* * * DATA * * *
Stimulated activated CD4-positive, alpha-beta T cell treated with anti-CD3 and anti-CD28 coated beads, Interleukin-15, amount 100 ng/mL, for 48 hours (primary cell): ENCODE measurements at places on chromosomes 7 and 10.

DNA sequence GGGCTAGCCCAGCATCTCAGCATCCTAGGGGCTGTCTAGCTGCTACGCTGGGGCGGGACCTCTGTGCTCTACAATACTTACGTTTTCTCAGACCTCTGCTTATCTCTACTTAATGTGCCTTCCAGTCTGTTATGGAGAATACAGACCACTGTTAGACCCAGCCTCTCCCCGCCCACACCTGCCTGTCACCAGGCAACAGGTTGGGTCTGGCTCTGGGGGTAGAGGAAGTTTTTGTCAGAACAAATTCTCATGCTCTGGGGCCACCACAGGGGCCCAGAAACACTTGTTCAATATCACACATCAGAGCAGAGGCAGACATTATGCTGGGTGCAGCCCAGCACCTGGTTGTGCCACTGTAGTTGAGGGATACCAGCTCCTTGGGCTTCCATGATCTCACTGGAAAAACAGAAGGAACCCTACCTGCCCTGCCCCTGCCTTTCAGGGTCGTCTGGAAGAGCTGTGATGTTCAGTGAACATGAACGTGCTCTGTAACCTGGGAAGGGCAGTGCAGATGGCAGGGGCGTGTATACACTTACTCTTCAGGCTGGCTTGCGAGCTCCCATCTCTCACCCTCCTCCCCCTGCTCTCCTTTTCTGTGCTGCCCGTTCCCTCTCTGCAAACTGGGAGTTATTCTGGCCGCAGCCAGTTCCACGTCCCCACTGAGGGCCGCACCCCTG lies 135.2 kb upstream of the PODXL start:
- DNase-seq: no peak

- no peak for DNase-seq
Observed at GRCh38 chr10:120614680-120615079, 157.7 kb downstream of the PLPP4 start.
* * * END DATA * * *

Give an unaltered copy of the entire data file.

Stimulated activated CD4-positive, alpha-beta T cell treated with anti-CD3 and anti-CD28 coated beads, Interleukin-15, amount 100 ng/mL, for 48 hours (primary cell): ENCODE measurements at places on chromosomes 7 and 10.

DNA sequence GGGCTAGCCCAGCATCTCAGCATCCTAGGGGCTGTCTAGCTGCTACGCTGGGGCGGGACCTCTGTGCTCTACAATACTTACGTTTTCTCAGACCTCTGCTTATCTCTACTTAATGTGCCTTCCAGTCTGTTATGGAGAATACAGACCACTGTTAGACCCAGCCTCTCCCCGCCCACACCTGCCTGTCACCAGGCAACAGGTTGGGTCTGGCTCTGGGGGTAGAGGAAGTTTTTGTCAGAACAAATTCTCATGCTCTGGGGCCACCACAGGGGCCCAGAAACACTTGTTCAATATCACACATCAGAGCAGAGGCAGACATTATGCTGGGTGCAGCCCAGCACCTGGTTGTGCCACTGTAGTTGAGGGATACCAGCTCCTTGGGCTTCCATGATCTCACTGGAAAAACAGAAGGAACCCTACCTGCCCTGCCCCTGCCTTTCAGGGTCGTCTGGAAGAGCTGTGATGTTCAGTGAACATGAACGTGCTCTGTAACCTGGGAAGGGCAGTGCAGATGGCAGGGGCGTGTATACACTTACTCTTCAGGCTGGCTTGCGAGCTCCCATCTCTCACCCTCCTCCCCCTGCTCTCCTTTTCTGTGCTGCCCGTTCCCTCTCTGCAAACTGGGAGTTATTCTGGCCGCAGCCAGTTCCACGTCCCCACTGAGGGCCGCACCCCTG lies 135.2 kb upstream of the PODXL start:
- DNase-seq: no peak

- no peak for DNase-seq
Observed at GRCh38 chr10:120614680-120615079, 157.7 kb downstream of the PLPP4 start.